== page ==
Summer Crypto Infections

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Summertime is when you cool off with a dip in the pool, but this year you might be sorry you did. The Centers for Disease Control and Prevention are urging citizens to protect themselves against a hardy parasite called Cryptosporidium.

Public and private pools alike are being colonized with the nasty bug, better known as “Crypto”.  The organism lives in the intestines of infected people and animals. Crypto spreads in pool water when someone who is sick with the parasite goes swimming and has a loose bowel movement in the water. Because of their more liquid nature, diarrheal stools spread the microbe faster than formed ones.

Cryptosporidium is so tough that it can live for up to ten days in the presence of bleach. This year, there are more outbreaks in recreational waters than usual. The frequency has risen an average of 13% annually since 2009. In the last decade, over 400 incidents were reported in the U.S., leading to sickness in 7,500 people.

Note: Organisms that cause sickness in a population are known as “pathogens”.

Swallowing water from pools, hot tubs, and swimming holes isn’t the only way you can get infected. Day care centers and other venues with a large number of small children can also lead to contamination. Contact with infected animals may also pass the organism.


Infection with Crypto leads to a disease called “cryptosporidiosis”. Within two to ten days after exposure, the victim starts to have nausea, vomiting, and watery diarrhea that can last for weeks. Other symptoms of the illness may include fever, stomach cramps, and weight loss.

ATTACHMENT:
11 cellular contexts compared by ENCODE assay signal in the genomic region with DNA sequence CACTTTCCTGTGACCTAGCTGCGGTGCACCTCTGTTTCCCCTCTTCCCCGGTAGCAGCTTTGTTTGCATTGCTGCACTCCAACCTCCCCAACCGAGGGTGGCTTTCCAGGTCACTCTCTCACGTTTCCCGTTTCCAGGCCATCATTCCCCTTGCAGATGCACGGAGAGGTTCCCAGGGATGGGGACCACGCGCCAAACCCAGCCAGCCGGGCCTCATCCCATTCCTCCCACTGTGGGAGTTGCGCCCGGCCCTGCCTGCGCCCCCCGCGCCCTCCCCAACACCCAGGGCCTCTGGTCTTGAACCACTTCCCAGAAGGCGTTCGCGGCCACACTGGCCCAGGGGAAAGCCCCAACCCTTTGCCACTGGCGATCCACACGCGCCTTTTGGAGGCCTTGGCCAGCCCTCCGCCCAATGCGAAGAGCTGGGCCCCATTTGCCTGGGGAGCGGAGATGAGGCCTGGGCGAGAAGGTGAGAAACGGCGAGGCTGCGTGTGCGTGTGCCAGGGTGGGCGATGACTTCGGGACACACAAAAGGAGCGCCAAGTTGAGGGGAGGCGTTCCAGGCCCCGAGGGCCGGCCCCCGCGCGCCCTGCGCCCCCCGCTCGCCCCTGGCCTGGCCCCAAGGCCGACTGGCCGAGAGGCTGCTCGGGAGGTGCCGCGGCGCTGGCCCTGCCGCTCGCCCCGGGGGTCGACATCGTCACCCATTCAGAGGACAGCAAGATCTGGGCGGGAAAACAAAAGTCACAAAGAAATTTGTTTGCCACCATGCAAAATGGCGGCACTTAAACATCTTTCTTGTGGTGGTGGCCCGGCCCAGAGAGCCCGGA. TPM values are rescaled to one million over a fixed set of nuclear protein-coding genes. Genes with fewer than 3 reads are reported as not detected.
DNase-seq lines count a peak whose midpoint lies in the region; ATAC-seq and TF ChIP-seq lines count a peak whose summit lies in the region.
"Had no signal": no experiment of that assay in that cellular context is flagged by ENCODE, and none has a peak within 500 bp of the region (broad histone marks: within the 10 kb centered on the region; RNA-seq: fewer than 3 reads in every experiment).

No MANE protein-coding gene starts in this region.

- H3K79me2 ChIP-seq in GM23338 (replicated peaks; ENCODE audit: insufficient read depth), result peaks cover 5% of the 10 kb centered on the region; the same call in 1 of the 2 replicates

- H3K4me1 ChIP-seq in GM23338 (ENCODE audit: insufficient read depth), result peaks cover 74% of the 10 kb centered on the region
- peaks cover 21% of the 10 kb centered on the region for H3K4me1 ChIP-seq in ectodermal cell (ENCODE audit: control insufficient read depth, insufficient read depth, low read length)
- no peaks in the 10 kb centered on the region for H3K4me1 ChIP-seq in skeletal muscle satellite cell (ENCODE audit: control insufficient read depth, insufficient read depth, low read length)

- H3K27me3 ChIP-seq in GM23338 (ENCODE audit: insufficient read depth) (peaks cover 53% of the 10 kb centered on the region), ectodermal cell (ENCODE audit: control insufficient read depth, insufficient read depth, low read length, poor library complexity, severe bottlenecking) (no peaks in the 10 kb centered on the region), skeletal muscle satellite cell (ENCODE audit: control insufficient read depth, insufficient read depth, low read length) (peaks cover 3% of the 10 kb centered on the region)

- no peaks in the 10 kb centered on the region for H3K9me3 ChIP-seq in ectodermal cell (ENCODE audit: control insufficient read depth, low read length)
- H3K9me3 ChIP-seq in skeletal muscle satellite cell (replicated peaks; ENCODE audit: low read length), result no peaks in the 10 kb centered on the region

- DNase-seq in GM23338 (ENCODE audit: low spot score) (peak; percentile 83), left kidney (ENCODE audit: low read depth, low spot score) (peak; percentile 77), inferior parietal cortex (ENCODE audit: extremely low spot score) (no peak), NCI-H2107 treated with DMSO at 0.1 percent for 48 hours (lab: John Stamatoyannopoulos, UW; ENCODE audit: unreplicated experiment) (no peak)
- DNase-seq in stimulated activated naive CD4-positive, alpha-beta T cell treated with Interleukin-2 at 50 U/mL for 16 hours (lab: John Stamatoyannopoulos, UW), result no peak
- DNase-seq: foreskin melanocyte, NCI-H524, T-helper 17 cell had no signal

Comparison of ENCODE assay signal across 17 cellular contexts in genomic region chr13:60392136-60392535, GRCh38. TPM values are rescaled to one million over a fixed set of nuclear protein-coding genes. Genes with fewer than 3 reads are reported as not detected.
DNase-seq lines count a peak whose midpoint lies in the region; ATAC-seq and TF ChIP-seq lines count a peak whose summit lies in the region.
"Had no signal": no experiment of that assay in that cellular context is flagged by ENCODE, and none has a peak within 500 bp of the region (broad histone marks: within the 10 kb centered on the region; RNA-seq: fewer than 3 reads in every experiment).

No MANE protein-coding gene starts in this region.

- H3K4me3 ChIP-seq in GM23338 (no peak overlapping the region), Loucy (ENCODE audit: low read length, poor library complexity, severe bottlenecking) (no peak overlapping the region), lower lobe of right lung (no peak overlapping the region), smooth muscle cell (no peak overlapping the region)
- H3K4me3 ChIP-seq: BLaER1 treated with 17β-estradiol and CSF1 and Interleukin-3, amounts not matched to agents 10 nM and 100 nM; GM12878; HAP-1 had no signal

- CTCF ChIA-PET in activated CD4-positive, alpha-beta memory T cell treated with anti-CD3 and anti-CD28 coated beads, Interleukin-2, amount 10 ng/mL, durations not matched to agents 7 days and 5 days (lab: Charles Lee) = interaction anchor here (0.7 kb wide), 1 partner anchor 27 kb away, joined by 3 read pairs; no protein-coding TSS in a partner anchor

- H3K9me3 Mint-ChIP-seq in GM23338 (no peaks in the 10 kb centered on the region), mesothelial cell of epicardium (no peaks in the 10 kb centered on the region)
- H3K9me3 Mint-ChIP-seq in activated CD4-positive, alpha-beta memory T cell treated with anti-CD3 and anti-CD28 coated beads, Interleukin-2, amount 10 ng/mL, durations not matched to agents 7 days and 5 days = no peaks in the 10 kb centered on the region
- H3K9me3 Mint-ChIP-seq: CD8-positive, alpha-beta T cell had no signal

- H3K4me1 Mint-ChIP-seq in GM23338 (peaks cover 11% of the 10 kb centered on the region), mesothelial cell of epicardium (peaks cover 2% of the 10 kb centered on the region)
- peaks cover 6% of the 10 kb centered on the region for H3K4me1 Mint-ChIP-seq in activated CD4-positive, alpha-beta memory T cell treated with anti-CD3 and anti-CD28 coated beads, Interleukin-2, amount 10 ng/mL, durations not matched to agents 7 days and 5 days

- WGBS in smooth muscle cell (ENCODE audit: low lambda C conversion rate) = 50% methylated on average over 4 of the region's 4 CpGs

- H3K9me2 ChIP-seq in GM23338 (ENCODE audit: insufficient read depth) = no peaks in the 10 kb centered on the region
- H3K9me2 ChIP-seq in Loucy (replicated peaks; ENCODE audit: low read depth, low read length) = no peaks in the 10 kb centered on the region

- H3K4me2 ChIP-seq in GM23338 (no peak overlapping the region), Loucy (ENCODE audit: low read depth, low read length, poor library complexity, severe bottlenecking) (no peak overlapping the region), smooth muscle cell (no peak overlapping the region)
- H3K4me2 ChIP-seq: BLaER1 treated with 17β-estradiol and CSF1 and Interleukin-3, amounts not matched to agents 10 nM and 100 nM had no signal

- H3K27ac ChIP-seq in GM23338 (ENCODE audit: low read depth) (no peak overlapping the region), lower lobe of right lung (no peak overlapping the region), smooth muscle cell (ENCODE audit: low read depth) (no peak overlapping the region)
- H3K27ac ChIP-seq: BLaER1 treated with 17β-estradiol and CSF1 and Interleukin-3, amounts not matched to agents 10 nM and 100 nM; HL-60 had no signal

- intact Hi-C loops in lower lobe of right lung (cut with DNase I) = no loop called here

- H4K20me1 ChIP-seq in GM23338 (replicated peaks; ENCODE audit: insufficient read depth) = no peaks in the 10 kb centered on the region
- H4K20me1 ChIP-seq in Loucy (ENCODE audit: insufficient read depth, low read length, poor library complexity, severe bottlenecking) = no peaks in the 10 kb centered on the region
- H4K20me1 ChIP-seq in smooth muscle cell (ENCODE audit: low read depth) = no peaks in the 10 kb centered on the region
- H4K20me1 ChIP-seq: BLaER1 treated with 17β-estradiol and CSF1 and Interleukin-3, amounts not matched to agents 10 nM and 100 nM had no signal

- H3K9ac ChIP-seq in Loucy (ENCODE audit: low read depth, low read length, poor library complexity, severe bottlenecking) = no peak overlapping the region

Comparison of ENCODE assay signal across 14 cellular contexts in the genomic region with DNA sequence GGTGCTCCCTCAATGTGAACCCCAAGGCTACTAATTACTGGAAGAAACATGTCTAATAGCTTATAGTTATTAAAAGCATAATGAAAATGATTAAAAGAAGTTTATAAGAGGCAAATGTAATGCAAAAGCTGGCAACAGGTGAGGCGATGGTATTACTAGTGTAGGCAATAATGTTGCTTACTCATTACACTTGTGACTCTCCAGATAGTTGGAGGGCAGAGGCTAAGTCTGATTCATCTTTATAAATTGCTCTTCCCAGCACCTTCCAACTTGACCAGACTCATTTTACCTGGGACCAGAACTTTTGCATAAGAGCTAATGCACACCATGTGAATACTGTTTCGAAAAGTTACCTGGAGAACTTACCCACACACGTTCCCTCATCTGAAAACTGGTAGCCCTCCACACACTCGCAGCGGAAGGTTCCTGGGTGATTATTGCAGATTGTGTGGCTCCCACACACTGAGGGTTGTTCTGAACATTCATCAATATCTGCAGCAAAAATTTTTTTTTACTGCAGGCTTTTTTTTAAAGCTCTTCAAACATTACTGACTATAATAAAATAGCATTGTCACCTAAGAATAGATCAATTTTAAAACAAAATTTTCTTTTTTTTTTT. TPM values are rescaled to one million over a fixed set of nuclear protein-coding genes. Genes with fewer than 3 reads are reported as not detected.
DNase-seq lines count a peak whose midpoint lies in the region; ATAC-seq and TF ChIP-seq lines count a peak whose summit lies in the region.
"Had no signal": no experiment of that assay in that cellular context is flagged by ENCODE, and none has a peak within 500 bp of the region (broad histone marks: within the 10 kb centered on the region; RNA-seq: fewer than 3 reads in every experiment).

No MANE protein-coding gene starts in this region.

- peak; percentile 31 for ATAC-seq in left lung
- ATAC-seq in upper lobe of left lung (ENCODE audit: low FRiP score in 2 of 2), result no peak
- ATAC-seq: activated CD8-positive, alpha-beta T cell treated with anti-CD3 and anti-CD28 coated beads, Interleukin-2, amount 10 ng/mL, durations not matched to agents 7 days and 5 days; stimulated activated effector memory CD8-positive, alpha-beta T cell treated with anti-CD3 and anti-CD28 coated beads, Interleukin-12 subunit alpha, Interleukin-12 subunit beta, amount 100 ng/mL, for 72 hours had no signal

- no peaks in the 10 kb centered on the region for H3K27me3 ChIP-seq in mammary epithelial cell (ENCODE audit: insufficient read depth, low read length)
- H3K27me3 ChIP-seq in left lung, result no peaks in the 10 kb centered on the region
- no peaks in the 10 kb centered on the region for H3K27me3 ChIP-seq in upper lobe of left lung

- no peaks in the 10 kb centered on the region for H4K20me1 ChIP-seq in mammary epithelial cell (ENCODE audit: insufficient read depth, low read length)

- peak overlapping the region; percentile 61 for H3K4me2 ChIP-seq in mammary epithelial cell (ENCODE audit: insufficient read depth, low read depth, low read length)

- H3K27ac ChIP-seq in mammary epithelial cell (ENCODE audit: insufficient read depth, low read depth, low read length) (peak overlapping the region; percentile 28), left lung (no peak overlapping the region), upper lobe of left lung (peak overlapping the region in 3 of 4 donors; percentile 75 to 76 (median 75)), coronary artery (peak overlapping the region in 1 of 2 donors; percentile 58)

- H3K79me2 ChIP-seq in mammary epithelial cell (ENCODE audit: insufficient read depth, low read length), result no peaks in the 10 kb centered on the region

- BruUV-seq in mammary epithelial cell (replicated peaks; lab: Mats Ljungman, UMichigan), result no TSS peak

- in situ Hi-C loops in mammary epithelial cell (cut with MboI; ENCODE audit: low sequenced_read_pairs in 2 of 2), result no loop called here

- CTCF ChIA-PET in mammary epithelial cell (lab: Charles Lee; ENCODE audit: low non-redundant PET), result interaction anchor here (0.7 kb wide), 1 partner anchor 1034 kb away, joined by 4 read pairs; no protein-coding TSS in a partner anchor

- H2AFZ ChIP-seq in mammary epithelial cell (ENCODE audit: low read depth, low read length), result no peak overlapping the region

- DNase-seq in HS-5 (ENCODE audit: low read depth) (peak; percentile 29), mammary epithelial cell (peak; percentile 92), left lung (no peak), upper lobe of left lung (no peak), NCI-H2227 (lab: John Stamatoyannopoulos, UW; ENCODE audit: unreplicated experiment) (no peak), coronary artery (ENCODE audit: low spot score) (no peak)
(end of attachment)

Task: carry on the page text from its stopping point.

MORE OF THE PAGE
Diarrheal diseases can be dangerous due to their tendency to cause dehydration. Dehydration due to various diarrheal infections like dysentery caused many deaths among Civil War soldiers; more, in fact, than bullet or shrapnel wounds.


Most people can aggressively work to rehydrate themselves and tough it out for the next two-three weeks. The very old and the very young, however, are at greater risk for complications, as are those with poor immune systems.

Oral rehydration works well as treatment. According to the Mayo Clinic, resistant cases may be treated with medications like, among others, the anti-parasitic Nitazoxanide, the antibiotic Azithromycin (Bird-Zithro), and the diarrheal medication loperamide (Imodium).


The CDC recommends that people who are experiencing diarrhea should avoid swimming pools. If you decide to jump in, make sure you avoid swallowing the water. If your child has diarrhea, you can prevent an outbreak by not taking them to day care or social gatherings.

If you’re handling livestock, make sure you wash your hands well afterwards. This includes visits to zoos or county fairs. If you’re stepping on animal manure a lot, take your shoes off before entering the house.

Although cryptosporidium is resistant to bleach, it is very easily killed by boiling water. If at all possible, boil questionable water before you drink it. The standard recommendation from the CDC is one minute of a good roiling boil at sea level, with three additional minutes added for elevations above 2000 meters (6562 feet).

Just one person with diarrhea having an “oops” moment can contaminate an entire swimming area. Be careful to avoid Crypto or you’ll have a really memorable Summer this year (in the very worst way).

Joe Alton MD

Joe Alton MD

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